Hopefully you have counted the exact tension that your pattern calls for and you are happy with the fabric you have produced. However, if your tension isn’t quite right, you can make some adjustments to correct it.
If your swatch has more stitches per 10cm than your pattern calls for then your tension is too tight. You can adjust this by increasing your needle size. This can take a bit of trial and error to know how much to increase by. I would suggest just going up one needle size at first unless your tension is incredibly tight.
If your swatch has less stitches per 10cm than your pattern calls for, your tension is too loose. You can adjust this by going down in needle size. Again, I would just go down one size at first unless your tension is incredibly loose.
If you have the correct stitch count but your row count is slightly off, I suggest keeping the same needle size but changing your knitting needle material to see if that makes a difference. Needles of different materials, such as wood, metal, and carbon fibre, can create different row gauges because you knit with each a bit differently based on how quickly your knitting glides or grips to them.
Alternatively, if you didn’t want to change your knitting material (die-hard metal needle user here) or changing material didn’t correct your row gauge, you could try to adjust the number of rows in your pattern if possible. This is easiest if your pattern gives you a measurement to knit towards in each instruction and is not completely counted out in rows. Unfortunately adjusting colourwork or another charted knitted items this way won’t work out well.
“Speed Swatching” Knitting in the Round
Patterns that are knit in the round recommend swatches to also be knit in the round because knitting this way changes your tension. Often a person’s knit stitch will be a little tighter than their purl stitch and therefore if you knit your perfect swatch flat but then your sweater is in the round it could be a little tighter than you expected. When knitting in the round you don’t need to purl to create stocking stitch because of the way the stitches spiral on top of one another (this is another reason knitting in the round is so popular because purling is often slower than knitting).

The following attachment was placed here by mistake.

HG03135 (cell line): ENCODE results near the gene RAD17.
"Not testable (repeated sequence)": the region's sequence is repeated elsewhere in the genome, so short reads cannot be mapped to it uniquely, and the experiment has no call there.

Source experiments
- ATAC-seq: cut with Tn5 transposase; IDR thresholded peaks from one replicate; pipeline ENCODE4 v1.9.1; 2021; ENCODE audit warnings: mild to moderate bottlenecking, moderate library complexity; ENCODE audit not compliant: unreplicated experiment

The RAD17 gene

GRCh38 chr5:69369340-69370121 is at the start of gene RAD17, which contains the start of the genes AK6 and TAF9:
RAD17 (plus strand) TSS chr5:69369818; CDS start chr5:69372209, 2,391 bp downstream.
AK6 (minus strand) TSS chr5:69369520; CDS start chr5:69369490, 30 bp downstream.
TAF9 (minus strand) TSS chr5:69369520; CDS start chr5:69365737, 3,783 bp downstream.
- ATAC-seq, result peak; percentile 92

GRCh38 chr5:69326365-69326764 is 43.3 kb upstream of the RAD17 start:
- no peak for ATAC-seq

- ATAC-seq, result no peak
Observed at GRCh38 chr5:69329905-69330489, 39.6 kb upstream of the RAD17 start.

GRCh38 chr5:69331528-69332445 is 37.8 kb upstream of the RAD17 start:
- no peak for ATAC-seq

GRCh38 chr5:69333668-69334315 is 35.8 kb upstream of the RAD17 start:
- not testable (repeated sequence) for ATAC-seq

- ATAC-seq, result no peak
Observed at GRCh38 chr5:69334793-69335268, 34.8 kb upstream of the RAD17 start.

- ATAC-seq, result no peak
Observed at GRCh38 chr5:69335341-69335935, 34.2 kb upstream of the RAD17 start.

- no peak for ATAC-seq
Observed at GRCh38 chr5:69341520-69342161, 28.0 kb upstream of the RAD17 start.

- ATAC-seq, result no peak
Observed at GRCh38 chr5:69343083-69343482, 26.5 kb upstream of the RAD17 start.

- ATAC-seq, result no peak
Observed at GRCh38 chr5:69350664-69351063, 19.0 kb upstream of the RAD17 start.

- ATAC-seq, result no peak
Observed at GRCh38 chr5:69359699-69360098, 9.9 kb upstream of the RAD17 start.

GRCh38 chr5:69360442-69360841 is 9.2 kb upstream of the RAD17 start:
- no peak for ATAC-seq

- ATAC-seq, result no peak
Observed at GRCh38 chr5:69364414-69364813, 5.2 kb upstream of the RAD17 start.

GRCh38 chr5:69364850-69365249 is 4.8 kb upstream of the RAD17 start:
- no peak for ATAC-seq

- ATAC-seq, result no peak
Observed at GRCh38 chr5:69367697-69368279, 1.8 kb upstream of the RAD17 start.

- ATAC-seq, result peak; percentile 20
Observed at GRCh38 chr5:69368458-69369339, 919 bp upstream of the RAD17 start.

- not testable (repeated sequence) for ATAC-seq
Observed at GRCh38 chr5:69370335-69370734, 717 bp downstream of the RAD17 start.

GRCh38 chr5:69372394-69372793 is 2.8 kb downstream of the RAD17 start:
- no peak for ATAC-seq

Knitting a full swatch in the round can sound like an even longer task than knitting a swatch to begin with but there is a simple trick to speed it up. First cast on enough stitches to create 15cm with your circular knitting needles and knit the first row without joining it in the round. Next you simply push your knitting back, so the start of your row is back up on the left needle and carry a long float across the needles to begin knitting again. If you are unfamiliar with floats, a float is just a loose piece of yarn carried between two stitches, like in stranded colourwork knitting. You continue in this manner, knitting every stitch until your full 15cm swatch is knit, with a long float between the beginning and end of every row. Now you can bind off with your preferred method and then cut your floats. Finally, you will block and pin your swatch and measure your tension as discussed above.
If you don’t like the sound of speed knitting a swatch in the round for a sweater pattern you can instead knit a beanie first using the same yarn and needles and measure your tension on the widest part of the hat. Any hat pattern using the same ply as your sweater will work. Tin Can Knits often offers a beanie pattern that matches their sweaters for this exact purpose. If the hat and sweater are in stranded colourwork this can also be a nice way to test out colour combinations before starting the long-term project of a sweater.
Learning to Love Swatching
I know knitting a swatch can feel like a hurdle that needs to be overcome before you can cast on a new project, but I promise it is a very worthwhile activity. I have learned to really revel in knitting a swatch and use it to mentally prepare for my next project as well as provide the assurance I am looking for that the garment will fit me correctly when I am finished. Sometimes I even allow myself to knit a swatch for a new cast on when I am still finishing another project, as a little treat and to help scratch the itch of starting something new.
Swatches don't have to be wasted knitting either. I will save my swatch and unravel it if I need just a little extra yarn to finish my project but a lot of good patterns will have the swatch included in the yarn quantities so that's not always necessary. Some knitters choose to compile their finished swatches into beautiful throw blankets once they have collected enough over the years, like a lovely little scrapbook of sorts of all their treasured knitted pieces. Pillows, or patchwork sweaters and jackets could also be great uses for re-purposing swatches.
I hope if you previously avoided swatches you have now been convinced to knit one for your next big project, or learned a new trick or two if you are already a devoted swatch knitter. Please share with us in the comments below how you feel about swatching or any questions you may have!